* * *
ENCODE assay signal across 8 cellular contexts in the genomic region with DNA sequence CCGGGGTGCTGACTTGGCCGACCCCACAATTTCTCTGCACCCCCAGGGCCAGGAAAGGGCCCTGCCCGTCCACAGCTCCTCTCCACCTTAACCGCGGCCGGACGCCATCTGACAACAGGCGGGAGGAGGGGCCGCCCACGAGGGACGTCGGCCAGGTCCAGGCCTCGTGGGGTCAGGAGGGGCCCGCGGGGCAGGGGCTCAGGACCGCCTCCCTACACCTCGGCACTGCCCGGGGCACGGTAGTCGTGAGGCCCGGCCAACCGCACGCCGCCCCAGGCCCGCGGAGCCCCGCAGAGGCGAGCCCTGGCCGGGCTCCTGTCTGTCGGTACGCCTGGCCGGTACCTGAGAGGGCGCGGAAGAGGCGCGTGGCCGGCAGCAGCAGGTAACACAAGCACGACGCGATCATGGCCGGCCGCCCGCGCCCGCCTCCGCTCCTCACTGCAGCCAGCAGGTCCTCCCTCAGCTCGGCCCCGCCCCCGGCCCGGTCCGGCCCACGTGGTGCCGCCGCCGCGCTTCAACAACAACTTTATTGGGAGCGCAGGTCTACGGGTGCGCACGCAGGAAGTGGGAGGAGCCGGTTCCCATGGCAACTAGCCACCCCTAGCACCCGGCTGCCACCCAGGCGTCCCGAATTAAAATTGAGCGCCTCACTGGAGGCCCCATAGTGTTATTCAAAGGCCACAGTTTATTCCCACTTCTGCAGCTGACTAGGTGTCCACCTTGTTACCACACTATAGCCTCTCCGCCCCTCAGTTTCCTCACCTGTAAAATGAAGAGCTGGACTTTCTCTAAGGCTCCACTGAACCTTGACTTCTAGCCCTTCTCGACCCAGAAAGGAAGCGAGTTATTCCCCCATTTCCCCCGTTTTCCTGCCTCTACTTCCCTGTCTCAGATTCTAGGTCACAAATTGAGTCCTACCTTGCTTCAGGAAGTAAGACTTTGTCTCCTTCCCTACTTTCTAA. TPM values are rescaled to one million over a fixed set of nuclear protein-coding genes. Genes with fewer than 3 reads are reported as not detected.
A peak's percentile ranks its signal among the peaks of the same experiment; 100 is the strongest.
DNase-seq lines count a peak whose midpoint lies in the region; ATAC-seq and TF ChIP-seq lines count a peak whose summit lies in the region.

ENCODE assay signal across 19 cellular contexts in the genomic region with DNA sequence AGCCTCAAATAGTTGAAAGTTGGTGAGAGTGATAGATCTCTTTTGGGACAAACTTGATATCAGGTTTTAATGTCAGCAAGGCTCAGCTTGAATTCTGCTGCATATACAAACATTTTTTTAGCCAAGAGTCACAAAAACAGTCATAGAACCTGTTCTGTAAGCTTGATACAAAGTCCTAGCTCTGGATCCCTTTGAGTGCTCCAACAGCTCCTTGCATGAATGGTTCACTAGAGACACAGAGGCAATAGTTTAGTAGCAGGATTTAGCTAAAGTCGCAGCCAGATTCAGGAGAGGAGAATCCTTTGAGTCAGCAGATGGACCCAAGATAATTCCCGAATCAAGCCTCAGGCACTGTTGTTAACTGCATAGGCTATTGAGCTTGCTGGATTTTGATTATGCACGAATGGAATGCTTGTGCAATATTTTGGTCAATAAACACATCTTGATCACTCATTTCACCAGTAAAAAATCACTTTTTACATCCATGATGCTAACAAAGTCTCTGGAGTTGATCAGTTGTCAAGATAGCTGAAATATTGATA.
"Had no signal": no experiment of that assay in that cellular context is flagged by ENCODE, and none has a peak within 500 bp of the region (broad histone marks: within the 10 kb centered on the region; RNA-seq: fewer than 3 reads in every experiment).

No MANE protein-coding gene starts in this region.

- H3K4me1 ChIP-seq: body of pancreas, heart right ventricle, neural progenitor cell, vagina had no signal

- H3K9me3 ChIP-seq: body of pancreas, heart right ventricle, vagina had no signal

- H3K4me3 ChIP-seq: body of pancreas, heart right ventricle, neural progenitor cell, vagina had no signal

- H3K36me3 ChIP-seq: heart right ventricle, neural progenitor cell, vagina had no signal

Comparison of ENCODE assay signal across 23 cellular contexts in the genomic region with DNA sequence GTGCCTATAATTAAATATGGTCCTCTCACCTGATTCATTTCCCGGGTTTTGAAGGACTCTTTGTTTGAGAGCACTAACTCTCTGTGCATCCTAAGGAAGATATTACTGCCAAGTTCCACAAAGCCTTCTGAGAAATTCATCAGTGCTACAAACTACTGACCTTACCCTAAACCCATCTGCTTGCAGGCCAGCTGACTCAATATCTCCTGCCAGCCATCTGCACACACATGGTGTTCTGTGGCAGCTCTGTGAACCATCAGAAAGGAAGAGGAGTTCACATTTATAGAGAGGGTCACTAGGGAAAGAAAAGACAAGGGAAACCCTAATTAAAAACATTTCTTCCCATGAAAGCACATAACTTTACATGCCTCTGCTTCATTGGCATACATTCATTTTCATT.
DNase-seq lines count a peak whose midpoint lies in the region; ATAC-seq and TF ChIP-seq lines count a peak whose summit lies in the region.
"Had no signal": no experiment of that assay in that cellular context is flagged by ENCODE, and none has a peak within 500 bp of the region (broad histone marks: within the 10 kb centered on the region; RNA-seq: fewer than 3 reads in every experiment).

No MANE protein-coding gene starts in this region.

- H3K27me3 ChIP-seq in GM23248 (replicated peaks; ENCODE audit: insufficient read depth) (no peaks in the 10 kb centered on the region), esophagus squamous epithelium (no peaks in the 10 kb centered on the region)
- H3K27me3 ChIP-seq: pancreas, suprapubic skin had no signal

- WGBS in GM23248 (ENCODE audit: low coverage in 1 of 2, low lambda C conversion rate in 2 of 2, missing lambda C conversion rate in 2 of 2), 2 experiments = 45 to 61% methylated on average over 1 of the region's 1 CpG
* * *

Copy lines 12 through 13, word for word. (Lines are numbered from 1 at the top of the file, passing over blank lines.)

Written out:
DNase-seq lines count a peak whose midpoint lies in the region; ATAC-seq and TF ChIP-seq lines count a peak whose summit lies in the region.
"Had no signal": no experiment of that assay in that cellular context is flagged by ENCODE, and none has a peak within 500 bp of the region (broad histone marks: within the 10 kb centered on the region; RNA-seq: fewer than 3 reads in every experiment).